In addition to their mini-houndwalks around the property, the puppies also have ventured farther afield with Iroquois joint-Master Jerry Miller and huntsman Lilla Mason. On those, they rode in the hound truck to the old point-to-point course, the same place the older hounds have their early summer walks and pond exercise. Like the older hounds, the puppies got to practice sticking together in a wide open space–their first formal exposure to that critical lesson in the company of the people who will actually hunt them someday.

“All that is important,” Michael said, “because they’re learning how to be a pack.”

The hunt and kennel staff have found it’s useful to start building the pack sense early with puppies.

“With the PA litter (including Panda, Parish, Parody, etc., born in 2005), Lilla and I would take them all through the area together,” Michael said. “By the time we incorporated them into the pack, they already had an idea what was going on, so they just blended right in.”

The puppies don’t yet have the attention span of the older hounds, but already they are focusing on people when they are out on walk, said Alan.

Baffle's pups Nov. 14, 2009

Baffle's litter, shown here with Michael, seem all grown up at seven months of age, but their lessons are just beginning. "I'd say they're like teenagers now," kennel manager Michael Edwards says. "They're just kind of lanky, but they're getting well-balanced."

In the case of Baffle’s puppies, it helps that they are part of a nine-hound litter–a ready-made pack, in a way. For Driver, a singleton, it was especially important that he learn group dynamics as early as possible.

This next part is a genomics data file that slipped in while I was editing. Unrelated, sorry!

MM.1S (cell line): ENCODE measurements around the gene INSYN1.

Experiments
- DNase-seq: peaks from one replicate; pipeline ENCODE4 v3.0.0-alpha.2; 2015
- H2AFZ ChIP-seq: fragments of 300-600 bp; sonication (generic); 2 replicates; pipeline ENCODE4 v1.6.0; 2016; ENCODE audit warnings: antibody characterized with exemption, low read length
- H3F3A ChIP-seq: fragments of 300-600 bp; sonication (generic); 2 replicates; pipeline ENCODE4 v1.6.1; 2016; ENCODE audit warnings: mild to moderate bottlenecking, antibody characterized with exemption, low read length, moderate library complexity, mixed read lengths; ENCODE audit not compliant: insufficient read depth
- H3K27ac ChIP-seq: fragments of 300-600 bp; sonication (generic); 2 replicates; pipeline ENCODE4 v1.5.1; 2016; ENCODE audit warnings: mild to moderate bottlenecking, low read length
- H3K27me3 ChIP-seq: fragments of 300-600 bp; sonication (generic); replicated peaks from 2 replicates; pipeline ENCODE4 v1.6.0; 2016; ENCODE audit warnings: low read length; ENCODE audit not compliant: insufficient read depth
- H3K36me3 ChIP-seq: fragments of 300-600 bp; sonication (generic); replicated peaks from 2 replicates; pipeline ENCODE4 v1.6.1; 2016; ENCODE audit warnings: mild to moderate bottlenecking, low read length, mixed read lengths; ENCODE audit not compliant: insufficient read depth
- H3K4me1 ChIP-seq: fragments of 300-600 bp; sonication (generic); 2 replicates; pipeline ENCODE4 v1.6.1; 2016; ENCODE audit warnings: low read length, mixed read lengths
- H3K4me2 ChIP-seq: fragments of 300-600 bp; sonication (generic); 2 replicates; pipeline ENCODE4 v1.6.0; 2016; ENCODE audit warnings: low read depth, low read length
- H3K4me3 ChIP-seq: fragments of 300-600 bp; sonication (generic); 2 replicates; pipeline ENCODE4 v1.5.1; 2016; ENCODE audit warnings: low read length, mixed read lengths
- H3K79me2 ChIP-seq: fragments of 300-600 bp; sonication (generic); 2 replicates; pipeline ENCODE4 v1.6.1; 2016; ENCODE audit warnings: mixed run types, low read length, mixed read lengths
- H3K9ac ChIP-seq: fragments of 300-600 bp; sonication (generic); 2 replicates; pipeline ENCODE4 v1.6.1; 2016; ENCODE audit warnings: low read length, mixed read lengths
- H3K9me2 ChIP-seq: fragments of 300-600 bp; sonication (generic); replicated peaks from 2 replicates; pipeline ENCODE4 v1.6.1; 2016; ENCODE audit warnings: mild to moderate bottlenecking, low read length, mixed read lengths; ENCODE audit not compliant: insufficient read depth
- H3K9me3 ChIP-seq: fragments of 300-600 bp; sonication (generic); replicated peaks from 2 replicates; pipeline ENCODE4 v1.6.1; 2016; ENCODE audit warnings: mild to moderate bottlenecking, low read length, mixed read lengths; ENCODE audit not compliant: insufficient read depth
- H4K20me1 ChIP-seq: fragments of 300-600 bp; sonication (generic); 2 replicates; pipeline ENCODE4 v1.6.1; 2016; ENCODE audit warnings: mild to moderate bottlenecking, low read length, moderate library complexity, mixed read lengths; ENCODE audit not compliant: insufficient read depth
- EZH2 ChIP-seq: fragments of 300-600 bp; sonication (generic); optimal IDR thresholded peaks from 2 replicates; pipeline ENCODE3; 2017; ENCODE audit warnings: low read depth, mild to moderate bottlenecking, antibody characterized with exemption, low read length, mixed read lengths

“He lets the little girls chew on his ears,” Alan said. “He’s just a big, goofy puppy. But he’s fit in really well. I agree with Michael that he’s a little passive in the group, but I think it’s because when we first mixed him in with the other puppies he was so much bigger than they were. Now, he’s not quite as much bigger. Barwick and Backfire are getting pretty close to him in size. I think he knew he was bigger and couldn’t play as rough.”

“That all started when they were all at the lower kennel,” Michael said. “He was so much bigger at first that I monitored him closely. If he would be rough, I’d kind of get on him about it and growl at him.”

That lesson seems to have stuck. As Driver romped around with Baffle’s puppies, he was a perfect gentleman with his smaller playmates.

“One of the reasons we wanted to get him in with a group early was because an only child can sometimes have some trouble integrating,” Michael said. “When they’re on their own too long, I think they don’t get socialized with the pack. They don’t learn pack manners and how to respect other hounds. That’s why it was important to get Driver in with the other puppies as soon as we could, especially as big as he is. The longer we waited, the harder it would have been for him to understand that he is part of a pack.”

Baffle's wee pups April 2009

Baffle's litter in April.

“They learn how to be hounds from each other,” Alan said.

The next step, Michael said, is to start occasionally introducing older hounds to the puppies. Paper was one candidate, but evidently he felt pretty strongly that, having moved up with the big dogs in the pack, he was now too important to deal with the little kids anymore.

“He didn’t want any part of those puppies,” Michael said. “He jumped up on top of a bench and growled about it. I thought, being as young as he was, he’d adjust to it pretty quickly, but no, thank you. On the other hand, Panda went out there with them and loved it.”